I’m not sure how many people will actually need to try cultivating this particular habit, but it’s probably one of the hardest-won and most useful that I’ve ever acquired, so I’ll share it.
Playing the Variables
There are a lot of things you can do when you are faced with financial hardship. There are a lot of different factors at play, ways to improve your situation:
- Cut down on your expenses
- Find new sources of income
- Call for help (loans or gifts) from friends and family
- Sell things that you don’t need
- Sell things that you do need (note: I’ve done this. It ain’t fun. I’d really recommend it as a last resort.)
However,while these are great ways (and notsogreat) to improve your situation, Â sometimes you can do all of them and still find yourself coming up short. What do you do when you have tried everything? It is possible; don’t give me that “you just haven’t found the answer! Keep looking!” crap. The fact is you can reach a point where you have literally done everything you can to improve your situation, and it still sucks.
There’s one thing you haven’t tried, but that you will. One thing that your bill collectors insist on ignoring, but that you have in your favor: time itself.
I am, actually, an optimist. I do believe there is an answer to every problem. What I don’t believe, though, is that all the answers are all there right now. Some solutions are winding their way towards me, flowing down the path of the future to the present.
By doing everything I can, I’m making sure I’m ready when that solution finally presents itself. Time changes everything (hence the “delta” get it?). There comes a point in the struggles of life that you just have to cultivate the patience to let your work catch up with the solution that was waiting for you.
That could look like a lot of things. Your resume that you sent months ago suddenly catching the right person’s eye. A friend who suddenly needs some work done that you happen to Â specialize in. An inheritance. A school that suddenly needs help in some department where you happen to know another parent…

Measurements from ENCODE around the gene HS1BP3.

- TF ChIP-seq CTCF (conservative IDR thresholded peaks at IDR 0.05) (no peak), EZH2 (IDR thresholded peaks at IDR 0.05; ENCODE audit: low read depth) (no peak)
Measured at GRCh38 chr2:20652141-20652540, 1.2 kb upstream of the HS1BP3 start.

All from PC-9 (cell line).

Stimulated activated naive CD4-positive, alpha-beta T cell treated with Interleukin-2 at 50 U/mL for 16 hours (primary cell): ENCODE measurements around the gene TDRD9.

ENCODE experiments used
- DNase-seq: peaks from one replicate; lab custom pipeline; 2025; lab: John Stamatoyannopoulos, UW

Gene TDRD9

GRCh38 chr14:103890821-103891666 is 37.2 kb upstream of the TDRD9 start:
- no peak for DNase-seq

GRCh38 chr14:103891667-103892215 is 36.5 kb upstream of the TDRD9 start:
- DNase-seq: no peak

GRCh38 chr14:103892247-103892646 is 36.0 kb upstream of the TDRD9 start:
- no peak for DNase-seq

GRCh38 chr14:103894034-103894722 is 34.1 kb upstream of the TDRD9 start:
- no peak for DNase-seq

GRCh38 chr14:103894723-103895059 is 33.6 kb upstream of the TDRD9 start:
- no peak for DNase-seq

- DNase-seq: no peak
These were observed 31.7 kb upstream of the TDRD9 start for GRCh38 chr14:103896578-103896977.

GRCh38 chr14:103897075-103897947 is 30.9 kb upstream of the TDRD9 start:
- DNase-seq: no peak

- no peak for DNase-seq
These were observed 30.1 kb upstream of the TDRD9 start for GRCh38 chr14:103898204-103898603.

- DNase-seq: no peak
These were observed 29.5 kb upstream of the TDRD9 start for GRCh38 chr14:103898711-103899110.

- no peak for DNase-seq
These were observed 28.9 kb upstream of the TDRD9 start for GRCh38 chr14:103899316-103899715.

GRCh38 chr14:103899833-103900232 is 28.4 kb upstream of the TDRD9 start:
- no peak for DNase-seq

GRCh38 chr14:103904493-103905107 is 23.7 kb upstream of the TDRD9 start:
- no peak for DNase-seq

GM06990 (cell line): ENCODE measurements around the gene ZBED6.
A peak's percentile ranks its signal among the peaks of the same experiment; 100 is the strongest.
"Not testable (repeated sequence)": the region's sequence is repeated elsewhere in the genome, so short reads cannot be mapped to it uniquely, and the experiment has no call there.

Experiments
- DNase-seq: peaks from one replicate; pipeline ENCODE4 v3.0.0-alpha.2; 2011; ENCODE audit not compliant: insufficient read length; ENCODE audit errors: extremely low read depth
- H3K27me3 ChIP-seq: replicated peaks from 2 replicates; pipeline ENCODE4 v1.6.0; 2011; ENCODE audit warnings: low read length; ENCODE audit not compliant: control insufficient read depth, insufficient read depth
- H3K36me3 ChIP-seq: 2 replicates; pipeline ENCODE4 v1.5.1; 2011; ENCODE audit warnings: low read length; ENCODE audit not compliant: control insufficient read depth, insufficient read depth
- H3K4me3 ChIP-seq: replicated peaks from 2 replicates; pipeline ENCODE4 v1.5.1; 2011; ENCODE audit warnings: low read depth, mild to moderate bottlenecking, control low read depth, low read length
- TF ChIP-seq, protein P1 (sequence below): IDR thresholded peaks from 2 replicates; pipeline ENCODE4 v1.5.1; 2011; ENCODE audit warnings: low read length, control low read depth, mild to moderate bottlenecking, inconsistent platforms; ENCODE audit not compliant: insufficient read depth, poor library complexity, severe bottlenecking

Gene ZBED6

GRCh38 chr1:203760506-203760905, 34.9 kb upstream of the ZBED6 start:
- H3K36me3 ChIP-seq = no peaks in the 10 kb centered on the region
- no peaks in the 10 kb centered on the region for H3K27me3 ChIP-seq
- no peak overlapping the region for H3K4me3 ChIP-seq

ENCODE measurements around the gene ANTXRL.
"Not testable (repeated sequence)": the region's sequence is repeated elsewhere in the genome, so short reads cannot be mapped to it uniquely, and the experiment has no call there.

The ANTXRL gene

Sound far-fetched? I only bring these examples up because they have all happened to me. The thing is, for many of them I spent the time around them worrying, stressing, frantically doing the same things I’d already done, thinking that maybe somehow I’d missed something. Gradually I learned to trust that I had done everything I could, and quite beating myself up about it. I learned to trust that I was doing all I could, and that time would bear the fruits of my labors.
Ya Still Gotta Do the Work
Please note, this is neither a call to be lazy, nor a justification for living paycheck to paycheck (the biggest bad habit I’ve got, and which needs a lot of work). Ideally you won’t need financial patience, because your ducks are all in a row and you never reach that point where you reach in your pocket and find nothing there.
But we don’t live in ideal times, so when you have done everything you can, remember that time is on your side, and nothing is going to stay the same forever.